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The End-of-Life Experience for a Cohort of Patients with Pulmonary Arterial Hypertension

Daniel Grinnan


Keith Swetz


Paul Fairman


Janet Pinson


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Conference: 2012 International PHA Conference and Scientific Sessions

Release Date: 06.22.2012

Presentation Type: Abstracts

Grinnan D1, Swetz K2, Fairman P1, Pinson J1

1. Virginia Commonewealth University; Richmond, VA; United States of America

2. Mayo Clinic; Rochester, MN; United States of America

BACKGROUNDPulmonary arterial hypertension (PAH) is a progressive disorder of the pulmonary circulation characterized by elevated pulmonary vascular resistance and ultimately leading to right ventricular failure and death.  The cost of treating patients with PAH accelerated with approval of multiple, expensive therapies (often over $100,000 per year). Little is known about the epidemiology of these patients’ deaths.  We describe the symptom burden and epidemiology of patients who have recently died of PAH.

METHODS:  We created a survey with epidemiologic information and including the Edmonton Symptom Assessment Scale (ESAS).  Accredo Therapeutics, a distributing pharmacy of multiple pulmonary hypertension medications, mailed the survey to the next-of-kin of patients who recently died with PAH.  Responses were mailed to the investigators at VCU without identifying information.  We partnered with Accredo to increase our event rate, as they service a broad geographic region.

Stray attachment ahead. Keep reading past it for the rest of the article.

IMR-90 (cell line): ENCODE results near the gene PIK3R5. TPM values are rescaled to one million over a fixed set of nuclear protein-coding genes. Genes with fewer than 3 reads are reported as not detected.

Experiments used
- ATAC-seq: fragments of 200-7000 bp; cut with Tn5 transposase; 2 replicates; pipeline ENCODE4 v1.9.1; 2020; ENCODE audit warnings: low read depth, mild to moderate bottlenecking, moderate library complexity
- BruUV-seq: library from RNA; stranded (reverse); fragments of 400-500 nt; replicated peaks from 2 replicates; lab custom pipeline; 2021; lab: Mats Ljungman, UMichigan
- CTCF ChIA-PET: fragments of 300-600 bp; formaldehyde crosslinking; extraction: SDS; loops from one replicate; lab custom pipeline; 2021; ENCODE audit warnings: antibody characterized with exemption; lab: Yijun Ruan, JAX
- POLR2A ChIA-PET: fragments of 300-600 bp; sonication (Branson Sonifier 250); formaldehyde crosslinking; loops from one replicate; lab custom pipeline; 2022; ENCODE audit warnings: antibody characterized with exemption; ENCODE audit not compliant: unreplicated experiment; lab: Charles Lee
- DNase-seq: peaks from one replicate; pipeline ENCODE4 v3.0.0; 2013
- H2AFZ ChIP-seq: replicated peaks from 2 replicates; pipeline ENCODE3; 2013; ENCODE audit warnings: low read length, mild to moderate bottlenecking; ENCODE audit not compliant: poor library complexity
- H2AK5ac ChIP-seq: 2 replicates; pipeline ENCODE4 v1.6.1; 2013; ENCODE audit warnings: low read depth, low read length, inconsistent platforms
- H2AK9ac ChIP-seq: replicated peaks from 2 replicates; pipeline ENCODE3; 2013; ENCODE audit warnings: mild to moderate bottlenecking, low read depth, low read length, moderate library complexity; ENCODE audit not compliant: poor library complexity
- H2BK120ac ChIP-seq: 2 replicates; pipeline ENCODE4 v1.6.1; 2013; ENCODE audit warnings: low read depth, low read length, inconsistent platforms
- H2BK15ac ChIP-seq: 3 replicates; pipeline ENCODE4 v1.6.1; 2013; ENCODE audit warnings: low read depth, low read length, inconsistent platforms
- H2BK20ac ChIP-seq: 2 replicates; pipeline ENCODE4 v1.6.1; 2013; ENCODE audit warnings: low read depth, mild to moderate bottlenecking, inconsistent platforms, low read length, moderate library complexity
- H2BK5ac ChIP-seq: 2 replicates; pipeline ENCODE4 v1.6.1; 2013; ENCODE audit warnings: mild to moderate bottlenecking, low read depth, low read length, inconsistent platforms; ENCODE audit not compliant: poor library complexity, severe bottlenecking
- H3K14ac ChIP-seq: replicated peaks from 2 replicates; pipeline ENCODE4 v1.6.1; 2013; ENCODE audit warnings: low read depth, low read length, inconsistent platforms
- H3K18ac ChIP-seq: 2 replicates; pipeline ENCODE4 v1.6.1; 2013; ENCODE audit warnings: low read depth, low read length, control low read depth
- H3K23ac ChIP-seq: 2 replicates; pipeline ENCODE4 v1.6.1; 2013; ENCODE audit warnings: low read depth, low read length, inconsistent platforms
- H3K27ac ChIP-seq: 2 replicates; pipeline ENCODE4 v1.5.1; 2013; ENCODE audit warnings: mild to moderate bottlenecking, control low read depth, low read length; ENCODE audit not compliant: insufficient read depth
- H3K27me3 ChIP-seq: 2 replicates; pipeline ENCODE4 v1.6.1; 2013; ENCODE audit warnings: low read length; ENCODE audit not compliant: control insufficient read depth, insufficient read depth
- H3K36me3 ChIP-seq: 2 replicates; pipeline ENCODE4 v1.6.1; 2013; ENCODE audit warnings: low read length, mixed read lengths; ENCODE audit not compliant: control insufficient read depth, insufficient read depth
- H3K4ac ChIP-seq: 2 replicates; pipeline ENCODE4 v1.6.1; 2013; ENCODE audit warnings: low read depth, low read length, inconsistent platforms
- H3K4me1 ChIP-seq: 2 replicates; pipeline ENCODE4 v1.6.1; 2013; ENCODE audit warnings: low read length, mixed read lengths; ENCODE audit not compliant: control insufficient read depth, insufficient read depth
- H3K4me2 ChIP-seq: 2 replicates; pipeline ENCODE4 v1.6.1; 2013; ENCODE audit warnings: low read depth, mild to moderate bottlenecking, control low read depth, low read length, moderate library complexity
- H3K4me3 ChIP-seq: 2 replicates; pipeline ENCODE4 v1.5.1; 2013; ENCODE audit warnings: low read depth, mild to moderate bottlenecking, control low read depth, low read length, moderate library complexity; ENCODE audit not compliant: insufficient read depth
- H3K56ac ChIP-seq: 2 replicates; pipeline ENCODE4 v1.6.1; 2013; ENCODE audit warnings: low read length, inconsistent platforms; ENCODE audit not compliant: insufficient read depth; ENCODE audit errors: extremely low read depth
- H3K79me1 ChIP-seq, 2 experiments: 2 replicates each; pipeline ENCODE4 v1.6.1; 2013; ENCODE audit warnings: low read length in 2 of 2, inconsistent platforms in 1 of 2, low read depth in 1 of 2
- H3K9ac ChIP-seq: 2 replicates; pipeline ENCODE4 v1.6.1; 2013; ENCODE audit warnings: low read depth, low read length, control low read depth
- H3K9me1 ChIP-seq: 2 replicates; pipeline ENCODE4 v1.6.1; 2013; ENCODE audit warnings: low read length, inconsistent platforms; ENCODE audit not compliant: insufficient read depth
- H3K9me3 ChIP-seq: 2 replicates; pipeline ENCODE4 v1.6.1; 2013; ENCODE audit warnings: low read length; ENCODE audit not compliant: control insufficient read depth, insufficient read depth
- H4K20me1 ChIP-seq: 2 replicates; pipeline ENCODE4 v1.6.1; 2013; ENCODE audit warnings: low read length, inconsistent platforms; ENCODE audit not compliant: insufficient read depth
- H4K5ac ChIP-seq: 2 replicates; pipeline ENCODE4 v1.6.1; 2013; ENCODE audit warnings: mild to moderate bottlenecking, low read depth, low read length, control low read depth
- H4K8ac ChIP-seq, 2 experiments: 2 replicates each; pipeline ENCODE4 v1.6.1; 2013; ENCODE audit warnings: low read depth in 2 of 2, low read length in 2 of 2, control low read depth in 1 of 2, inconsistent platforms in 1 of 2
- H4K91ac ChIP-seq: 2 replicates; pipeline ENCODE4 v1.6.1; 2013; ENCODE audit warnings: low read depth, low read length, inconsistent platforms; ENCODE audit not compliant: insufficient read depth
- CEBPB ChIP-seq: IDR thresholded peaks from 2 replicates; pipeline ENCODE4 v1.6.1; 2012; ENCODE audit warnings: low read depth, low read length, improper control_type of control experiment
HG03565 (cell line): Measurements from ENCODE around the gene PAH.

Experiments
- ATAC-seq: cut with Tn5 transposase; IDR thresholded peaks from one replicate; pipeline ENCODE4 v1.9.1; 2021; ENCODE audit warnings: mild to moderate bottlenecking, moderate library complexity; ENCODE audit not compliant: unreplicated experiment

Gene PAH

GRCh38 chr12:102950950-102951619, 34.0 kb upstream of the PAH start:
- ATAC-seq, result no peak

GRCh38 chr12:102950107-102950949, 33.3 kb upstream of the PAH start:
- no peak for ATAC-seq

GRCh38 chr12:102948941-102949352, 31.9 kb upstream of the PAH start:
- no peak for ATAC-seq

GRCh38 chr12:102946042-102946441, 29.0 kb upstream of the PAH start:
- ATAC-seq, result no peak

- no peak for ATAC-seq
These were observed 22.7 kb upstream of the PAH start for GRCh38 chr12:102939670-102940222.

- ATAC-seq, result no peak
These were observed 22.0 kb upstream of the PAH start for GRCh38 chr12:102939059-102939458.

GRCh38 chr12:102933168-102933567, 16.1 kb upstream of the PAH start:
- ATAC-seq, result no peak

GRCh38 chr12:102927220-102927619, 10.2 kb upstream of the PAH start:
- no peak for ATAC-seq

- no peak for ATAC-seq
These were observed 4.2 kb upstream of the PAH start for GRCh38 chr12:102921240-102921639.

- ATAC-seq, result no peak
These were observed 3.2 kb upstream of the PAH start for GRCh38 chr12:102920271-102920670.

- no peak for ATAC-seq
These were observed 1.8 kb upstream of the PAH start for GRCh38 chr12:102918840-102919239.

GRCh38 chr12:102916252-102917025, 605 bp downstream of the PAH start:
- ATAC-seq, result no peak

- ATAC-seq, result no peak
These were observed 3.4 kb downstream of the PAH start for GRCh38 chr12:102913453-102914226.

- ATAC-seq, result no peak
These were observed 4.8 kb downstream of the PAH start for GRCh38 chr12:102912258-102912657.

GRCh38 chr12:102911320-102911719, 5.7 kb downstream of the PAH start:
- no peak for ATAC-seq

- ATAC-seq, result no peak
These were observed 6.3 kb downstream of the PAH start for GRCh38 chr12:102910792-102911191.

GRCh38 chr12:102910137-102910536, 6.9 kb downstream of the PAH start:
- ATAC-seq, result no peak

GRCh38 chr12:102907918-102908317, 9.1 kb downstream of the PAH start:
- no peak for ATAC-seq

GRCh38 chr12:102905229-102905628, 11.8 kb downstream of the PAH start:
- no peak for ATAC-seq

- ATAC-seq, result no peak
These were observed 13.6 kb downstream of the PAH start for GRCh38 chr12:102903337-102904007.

RESULTS: 36/100 decedent families returned the survey. Mean ESAS scores were much higher than for comparable patients with malignancy, 56 vs 40. The majority of patients (66%) died in the hospital setting.  Of patients who died in the hospital, 83% died in an intensive care unit.  We found that pulmonary hypertension was associated with the vast majority (92%) of deaths.  Over 30% of surrogates were unaware of palliative care resources available, and over 20% of surrogates were unaware of hospice resources available. 

CONCLUSIONS: Our study indicates that palliative care and hospice resources are infrequently used in patients with PAH, and that patients often die in an intensive care setting with high symptom burden.